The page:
Even as the distinctions between street art and graffiti remain debatable, it’s safe to say that just about every participant in this show has put in work on the outside world—under viaducts, on light signal boxes, on industrial doors, etc. But one participant, Mental 312, is notably breaking down barriers between graff and street art in practice. Using a roller and a single color of bucket paint, he creates gigantic, maze-like pieces of lines, which sometimes don’t even spell anything out in particular. Mental says the motive behind these pieces originally was to cover all of the unsightly brown buff** paint plaguing Chicago walls. (**Buff – when any graffiti is painted over or removed from any surface by civic authorities).
Even with Mental’s newer, roller pieces being such a large step away from his older traditional graffiti fill-ins and tags, he still doesn’t necessarily consider himself a street artist:
“As a graffiti artist, I look at street art as something new. Street art is just a new version of graffiti—a new generation.”
*Street Art versus Graffiti – Street art (or post-graffiti) is a term used to distinguish contemporary artwork in public spaces from territorial graffiti, vandalism and corporate art.Street artists challenge high-art by locating their work in non-art contexts. They attempt to have their work communicate with everyday people about socially relevant themes in ways that are informed by esthetic values without being imprisoned by them. Street art has been defined as “all art on the street that’s not graffiti.”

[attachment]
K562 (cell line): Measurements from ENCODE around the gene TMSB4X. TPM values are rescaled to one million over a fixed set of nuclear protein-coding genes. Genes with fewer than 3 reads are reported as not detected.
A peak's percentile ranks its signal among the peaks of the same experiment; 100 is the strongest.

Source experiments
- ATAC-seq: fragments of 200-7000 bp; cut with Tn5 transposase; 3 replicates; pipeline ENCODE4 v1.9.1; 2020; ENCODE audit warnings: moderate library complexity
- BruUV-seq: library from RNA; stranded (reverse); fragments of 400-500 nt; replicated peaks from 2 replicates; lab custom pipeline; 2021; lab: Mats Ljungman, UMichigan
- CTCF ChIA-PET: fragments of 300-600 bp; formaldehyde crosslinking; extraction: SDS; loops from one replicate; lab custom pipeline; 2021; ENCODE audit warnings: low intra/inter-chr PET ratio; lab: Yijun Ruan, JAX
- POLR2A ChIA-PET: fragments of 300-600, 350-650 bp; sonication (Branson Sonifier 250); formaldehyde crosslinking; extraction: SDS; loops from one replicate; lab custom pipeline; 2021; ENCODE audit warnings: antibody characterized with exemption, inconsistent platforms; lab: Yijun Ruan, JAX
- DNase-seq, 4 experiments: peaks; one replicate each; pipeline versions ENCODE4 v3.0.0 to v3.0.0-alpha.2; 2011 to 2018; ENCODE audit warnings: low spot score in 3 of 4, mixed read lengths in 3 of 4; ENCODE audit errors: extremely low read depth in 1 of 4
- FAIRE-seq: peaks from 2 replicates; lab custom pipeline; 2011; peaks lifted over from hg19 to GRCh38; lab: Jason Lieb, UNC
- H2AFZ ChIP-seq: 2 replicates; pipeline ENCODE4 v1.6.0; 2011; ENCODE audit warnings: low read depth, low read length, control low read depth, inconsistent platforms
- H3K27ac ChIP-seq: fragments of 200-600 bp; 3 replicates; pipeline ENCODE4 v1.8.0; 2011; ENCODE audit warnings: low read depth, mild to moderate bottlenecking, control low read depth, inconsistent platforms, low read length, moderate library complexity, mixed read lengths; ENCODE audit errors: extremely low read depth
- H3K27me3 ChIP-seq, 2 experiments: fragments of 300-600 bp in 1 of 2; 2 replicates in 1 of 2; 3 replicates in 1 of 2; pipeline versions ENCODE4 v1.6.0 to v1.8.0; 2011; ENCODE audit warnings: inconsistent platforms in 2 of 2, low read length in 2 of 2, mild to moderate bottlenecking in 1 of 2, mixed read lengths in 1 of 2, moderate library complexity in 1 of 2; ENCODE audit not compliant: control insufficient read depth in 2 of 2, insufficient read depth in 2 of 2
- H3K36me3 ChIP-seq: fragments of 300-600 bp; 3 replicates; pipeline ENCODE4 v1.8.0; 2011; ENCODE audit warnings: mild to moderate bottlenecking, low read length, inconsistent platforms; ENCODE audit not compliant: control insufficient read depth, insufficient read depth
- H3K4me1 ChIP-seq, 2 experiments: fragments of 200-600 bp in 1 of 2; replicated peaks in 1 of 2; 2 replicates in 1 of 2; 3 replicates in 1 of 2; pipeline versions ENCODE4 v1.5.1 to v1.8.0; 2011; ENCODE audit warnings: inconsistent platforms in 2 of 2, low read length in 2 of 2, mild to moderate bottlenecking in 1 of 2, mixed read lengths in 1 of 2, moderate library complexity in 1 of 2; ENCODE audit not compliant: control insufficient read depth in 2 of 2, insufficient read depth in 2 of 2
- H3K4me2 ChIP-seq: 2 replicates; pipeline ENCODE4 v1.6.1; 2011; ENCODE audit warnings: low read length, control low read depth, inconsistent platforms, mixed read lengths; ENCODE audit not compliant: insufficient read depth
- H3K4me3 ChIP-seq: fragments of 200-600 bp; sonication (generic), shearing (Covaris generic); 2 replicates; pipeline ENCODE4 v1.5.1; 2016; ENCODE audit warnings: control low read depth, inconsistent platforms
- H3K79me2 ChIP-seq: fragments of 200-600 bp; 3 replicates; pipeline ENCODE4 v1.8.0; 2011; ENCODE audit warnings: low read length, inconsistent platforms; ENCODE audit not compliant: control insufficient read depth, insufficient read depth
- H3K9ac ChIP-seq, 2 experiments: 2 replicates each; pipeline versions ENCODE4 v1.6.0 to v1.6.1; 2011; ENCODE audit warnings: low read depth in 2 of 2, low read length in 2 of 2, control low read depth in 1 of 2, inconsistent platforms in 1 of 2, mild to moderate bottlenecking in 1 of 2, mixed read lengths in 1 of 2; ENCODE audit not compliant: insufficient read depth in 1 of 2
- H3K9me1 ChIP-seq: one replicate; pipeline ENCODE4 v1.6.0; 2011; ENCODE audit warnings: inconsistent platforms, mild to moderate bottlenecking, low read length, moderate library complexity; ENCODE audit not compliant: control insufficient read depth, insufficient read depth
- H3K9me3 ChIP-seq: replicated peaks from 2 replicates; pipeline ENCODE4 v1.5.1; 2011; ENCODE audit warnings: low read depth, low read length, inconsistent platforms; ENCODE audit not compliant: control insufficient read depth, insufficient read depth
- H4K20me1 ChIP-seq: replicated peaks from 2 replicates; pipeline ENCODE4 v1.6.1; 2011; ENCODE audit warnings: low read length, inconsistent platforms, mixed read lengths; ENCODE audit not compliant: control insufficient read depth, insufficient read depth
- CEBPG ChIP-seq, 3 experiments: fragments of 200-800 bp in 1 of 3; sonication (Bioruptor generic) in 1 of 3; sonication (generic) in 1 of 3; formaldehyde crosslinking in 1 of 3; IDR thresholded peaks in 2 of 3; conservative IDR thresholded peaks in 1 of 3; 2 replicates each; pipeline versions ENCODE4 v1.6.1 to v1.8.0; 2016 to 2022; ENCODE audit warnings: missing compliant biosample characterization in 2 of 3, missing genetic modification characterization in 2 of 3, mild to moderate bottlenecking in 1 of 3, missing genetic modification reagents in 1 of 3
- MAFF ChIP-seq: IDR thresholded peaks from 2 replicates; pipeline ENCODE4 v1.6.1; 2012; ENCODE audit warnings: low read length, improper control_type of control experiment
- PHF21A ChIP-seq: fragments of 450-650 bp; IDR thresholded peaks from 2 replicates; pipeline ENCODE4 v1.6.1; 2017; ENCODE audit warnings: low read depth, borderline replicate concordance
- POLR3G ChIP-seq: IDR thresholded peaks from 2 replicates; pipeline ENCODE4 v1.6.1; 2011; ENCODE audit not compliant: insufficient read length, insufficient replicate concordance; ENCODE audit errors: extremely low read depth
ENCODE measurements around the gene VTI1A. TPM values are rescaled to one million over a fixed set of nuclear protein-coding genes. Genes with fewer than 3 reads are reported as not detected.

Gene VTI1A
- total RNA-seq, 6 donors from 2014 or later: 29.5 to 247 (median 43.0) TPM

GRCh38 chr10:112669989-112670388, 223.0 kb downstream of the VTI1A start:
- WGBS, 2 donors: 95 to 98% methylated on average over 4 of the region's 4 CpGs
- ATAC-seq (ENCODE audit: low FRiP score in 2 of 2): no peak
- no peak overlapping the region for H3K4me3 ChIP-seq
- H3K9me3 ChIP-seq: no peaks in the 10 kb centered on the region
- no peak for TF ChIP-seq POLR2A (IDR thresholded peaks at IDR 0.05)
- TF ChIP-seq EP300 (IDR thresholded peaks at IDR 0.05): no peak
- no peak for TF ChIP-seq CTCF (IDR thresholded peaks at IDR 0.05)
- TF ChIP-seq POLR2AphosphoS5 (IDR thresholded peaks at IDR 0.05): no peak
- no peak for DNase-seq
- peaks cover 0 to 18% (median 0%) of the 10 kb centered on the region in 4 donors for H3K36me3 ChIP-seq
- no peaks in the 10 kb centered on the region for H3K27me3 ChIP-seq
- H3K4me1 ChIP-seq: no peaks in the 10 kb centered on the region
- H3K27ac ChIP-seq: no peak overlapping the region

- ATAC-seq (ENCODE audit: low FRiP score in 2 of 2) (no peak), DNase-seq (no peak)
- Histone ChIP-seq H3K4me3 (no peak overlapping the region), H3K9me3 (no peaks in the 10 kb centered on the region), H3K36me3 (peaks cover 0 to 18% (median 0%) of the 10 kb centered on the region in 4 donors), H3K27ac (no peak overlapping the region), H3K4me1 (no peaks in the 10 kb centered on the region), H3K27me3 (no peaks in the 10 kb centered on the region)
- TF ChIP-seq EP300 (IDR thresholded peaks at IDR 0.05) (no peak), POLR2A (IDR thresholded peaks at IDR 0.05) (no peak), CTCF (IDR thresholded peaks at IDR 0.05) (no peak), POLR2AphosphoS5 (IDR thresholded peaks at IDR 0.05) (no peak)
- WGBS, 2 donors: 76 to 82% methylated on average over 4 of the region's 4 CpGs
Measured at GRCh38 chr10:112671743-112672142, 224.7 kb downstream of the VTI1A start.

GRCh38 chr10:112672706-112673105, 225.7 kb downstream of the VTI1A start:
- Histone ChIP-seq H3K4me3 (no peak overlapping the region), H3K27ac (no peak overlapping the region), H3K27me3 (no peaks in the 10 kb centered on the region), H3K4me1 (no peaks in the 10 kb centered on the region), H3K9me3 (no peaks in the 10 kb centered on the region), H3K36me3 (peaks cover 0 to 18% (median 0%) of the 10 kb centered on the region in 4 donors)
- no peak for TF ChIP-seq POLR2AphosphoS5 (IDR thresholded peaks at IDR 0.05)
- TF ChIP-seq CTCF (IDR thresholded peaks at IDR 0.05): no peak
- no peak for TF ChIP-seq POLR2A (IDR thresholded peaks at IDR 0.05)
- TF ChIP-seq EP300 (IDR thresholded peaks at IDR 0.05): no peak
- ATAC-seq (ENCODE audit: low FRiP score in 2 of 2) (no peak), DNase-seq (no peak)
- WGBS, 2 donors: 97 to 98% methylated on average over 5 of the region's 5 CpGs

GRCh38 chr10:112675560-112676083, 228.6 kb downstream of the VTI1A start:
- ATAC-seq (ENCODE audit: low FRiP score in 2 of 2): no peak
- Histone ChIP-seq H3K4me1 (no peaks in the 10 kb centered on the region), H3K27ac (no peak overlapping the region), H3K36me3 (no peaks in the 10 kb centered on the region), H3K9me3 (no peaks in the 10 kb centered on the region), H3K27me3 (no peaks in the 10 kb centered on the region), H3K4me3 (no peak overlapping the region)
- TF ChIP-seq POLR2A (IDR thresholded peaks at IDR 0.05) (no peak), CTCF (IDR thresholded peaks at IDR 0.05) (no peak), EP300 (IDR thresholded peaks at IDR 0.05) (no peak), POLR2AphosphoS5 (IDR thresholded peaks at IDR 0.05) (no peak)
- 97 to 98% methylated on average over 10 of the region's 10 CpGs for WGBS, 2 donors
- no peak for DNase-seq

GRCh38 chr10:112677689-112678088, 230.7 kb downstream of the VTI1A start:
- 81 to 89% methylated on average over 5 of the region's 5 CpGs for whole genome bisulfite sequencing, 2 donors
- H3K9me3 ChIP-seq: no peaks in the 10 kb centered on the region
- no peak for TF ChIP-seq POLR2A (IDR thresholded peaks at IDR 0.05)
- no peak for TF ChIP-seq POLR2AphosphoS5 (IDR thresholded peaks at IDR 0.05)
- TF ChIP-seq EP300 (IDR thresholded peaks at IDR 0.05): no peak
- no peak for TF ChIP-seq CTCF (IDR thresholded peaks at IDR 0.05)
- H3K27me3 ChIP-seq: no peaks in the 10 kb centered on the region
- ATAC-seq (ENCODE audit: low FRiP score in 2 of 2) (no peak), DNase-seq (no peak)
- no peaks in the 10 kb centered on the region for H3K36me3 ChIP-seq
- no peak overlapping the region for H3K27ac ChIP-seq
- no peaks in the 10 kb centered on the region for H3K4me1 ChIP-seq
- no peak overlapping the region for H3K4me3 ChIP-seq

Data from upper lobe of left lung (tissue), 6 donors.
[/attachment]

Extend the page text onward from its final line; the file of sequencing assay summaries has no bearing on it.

Evaluations, debates and comparisons between “Street Art” and “Graffiti” have long been discussed. Street Art is a movement of outsider art that has risen in prominence over the last decade. It includes mural painting, stencil graffiti, sticker art, wheat pasting / street poster art, and street installations.
The differences between this style and the tribal politics of Graffiti have rendered some level of competition inevitable. From the position of Graffiti artists, there has been a lot of apprehension towards Street Art. It is very important to recognize that these differences are major, and that behind them is a vast difference in ideas, aesthetic approaches, culture and history. Yet there actually is a high amount of cross over between the two forms. Many Street Artists are writers who have turned their efforts from Graffiti to Street Art. Ultimately Graffiti is just one particular art form and culture, and it was never expected to appeal to everyone anyway.
It’s ironic that graffiti or street art works by legendary writers and artists in gallery settings can elicit prices that range from the high hundreds to the high thousands. If the same art works were on city walls instead of on canvas in a gallery, the state would probably spend the same amount of dollars to remove it!